Rumors of AMTRAK’s demise are wildly exaggerated. We rode from the West coast to the East coast and back again, from Oakland to Chicago on the California Zephyr, from Chicago to Framingham, Massachusetts and back on the Lakeshore Limited, from Chicago to LA on the Southwest Chief, and from LA to San Jose on the Coast Starlight. Our accommodations were clean and comfortable. We arrived in Massachusetts on time, rested and well fed, and we saw the grand panoply of the North American continent roll by the windows of our Superliner roomette.
Yes, the train was two hours late arriving in Chicago, and an hour late arriving in LA. But we didn’t care. We had sufficient layovers in each city, time enough to take in the sights in Chicago and enjoy a fine meal, good wine and a beer in Burghoff’s classic restaurant, and time for quality people watching in LA.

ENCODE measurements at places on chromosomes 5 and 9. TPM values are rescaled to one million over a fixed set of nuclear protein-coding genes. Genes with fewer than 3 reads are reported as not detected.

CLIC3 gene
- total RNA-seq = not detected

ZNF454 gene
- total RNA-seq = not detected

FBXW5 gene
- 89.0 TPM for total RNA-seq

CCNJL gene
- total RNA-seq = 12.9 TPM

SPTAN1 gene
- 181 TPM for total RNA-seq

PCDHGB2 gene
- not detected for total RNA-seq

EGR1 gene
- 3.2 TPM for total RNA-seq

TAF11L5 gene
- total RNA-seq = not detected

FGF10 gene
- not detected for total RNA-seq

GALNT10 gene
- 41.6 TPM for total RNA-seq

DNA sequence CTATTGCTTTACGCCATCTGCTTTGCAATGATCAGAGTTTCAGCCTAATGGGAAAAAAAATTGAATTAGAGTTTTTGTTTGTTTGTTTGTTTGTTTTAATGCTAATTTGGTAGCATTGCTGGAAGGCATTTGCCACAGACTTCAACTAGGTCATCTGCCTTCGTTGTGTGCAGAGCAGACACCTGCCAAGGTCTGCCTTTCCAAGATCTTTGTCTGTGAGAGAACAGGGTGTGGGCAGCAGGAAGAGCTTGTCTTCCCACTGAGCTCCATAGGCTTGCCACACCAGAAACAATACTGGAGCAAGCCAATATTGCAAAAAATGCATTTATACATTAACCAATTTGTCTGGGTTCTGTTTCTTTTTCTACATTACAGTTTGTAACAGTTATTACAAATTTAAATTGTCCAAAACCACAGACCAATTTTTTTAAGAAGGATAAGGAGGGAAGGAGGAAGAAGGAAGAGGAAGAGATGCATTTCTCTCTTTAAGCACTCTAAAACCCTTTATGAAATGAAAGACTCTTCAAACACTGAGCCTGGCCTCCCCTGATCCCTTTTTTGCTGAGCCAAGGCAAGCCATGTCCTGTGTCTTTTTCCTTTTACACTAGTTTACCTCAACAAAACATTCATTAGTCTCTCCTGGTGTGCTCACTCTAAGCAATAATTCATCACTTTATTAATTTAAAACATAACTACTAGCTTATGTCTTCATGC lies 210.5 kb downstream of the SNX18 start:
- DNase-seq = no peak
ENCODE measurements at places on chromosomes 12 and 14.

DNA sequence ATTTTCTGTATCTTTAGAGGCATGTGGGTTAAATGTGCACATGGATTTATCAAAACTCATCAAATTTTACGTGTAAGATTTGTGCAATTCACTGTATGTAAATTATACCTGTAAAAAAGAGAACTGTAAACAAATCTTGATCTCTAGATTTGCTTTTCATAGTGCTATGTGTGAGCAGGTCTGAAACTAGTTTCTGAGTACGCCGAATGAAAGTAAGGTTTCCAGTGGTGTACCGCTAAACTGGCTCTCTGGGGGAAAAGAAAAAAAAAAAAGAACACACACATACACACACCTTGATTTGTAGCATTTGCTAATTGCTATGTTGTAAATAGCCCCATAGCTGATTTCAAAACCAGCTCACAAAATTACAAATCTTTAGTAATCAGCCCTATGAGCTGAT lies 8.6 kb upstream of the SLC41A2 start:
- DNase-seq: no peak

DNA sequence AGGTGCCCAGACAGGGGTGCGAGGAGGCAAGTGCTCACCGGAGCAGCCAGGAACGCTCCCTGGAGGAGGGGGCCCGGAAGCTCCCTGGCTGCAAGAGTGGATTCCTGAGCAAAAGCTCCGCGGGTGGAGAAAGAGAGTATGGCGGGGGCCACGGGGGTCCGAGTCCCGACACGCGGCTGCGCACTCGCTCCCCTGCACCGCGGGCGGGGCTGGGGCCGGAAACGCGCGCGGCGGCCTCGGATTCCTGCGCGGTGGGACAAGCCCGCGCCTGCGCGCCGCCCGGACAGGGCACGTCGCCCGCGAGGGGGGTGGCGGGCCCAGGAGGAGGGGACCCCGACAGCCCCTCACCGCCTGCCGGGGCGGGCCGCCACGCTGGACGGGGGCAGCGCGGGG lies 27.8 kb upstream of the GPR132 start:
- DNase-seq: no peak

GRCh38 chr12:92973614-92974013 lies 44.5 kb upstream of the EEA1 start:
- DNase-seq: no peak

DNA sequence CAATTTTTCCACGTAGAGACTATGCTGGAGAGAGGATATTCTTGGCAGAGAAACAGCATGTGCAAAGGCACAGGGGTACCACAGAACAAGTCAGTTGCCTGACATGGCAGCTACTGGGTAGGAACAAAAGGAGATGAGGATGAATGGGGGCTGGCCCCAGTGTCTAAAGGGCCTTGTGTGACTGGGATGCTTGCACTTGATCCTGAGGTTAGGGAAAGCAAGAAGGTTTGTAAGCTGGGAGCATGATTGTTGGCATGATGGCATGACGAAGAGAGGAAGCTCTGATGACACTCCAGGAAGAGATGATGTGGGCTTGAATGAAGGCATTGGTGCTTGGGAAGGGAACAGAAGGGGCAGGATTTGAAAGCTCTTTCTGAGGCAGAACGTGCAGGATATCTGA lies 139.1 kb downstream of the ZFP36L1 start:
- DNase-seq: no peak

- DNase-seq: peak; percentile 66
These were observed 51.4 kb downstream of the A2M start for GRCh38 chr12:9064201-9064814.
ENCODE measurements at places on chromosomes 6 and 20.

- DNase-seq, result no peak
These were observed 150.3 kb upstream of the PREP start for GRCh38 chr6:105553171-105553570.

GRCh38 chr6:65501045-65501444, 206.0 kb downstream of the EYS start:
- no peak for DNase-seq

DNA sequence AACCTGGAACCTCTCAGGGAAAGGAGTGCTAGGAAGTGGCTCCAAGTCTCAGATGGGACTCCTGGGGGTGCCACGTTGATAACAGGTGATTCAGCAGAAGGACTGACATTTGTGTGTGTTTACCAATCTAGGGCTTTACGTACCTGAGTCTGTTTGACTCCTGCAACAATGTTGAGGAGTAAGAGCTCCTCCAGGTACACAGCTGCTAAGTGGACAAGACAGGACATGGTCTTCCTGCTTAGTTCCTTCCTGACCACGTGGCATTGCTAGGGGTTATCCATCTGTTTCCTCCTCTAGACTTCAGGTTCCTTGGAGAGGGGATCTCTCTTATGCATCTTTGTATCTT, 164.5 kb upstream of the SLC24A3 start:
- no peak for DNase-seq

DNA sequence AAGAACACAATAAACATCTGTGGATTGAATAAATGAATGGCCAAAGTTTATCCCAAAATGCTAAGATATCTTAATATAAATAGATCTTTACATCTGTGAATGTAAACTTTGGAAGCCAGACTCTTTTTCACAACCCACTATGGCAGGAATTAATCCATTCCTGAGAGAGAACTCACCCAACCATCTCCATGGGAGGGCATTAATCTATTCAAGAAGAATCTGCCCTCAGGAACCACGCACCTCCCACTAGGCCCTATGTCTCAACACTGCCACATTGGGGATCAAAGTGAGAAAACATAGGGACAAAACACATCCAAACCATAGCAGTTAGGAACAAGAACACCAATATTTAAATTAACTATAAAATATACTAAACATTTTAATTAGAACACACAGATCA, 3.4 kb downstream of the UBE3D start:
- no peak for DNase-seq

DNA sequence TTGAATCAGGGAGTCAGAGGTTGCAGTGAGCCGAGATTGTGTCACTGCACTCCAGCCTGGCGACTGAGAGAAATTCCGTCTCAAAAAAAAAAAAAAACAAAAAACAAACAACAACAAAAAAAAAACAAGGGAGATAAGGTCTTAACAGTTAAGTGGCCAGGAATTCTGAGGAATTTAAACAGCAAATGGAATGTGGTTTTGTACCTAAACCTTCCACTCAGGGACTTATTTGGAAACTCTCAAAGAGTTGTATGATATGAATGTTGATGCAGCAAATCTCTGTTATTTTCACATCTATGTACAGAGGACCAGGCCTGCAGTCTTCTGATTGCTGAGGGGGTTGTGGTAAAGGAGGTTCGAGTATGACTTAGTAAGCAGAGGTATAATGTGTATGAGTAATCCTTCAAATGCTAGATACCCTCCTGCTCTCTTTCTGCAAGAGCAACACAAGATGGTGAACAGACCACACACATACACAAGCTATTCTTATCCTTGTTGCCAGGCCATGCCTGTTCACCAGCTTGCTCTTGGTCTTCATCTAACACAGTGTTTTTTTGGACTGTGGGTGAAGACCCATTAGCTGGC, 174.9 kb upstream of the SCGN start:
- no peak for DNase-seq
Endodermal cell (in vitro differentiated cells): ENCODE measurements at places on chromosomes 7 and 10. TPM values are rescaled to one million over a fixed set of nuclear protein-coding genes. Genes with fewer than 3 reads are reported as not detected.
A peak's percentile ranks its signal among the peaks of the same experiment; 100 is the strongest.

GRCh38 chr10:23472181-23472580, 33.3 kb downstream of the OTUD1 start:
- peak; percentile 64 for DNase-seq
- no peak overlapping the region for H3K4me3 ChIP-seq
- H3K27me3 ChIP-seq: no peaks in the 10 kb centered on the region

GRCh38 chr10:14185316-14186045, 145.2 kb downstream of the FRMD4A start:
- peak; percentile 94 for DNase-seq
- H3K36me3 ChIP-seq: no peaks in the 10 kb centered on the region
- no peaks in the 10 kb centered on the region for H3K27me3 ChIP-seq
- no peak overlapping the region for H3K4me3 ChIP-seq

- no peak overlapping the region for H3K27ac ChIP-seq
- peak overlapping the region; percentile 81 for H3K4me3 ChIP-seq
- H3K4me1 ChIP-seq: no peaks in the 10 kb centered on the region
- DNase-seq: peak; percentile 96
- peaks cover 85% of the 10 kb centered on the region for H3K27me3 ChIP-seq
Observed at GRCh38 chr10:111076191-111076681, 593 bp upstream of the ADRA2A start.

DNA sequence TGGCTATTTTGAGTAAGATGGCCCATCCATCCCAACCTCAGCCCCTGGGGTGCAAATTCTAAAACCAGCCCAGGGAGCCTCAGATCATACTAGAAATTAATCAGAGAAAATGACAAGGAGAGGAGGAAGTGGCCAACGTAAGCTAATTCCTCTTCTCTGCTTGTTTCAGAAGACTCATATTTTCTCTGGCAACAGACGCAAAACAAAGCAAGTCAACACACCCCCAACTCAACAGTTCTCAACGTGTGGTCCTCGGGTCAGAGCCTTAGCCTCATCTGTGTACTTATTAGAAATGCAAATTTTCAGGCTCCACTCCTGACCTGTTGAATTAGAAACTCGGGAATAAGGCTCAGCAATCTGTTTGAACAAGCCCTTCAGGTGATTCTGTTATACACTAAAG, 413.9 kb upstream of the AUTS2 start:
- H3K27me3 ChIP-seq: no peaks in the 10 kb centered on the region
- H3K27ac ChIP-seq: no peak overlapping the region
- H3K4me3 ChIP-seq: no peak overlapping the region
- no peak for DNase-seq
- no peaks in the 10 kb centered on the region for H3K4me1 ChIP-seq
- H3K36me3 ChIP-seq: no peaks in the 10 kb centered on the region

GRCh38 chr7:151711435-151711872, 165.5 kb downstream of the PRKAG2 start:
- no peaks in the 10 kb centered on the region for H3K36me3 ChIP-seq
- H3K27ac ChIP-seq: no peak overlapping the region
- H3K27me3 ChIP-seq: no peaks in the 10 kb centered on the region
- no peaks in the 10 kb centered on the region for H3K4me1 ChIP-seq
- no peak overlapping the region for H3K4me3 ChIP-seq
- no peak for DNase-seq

The stations have improved, for the most part, since my last AMTRAK experience in 1991. Many are refurbished, others warmly gleaming as I remember them. There are a few classic stations still awaiting the appreciative restoration team to put them back in working order.
When we were in Great Britain, we noticed that the non-motorcar infrastructure is still in place and ready for the End of the Age of Oil. I’m happy to report that there is still a healthy passenger rail infrastructure in use in the United States, ready to be upgraded when we finally get over our oil and automobile addiction, and get back to human scaled public transportation.
Riding the train, one has ample opportunity to read, enjoy the gradually changing scenery, think long and complicated thoughts, engage is leisurely conversation, enjoy a meal while taking in the view. It is a uniquely humane form of transportation.
No hassles, no taking off of shoes, no humiliating searches, no treatment as if one is assumed to be a criminal.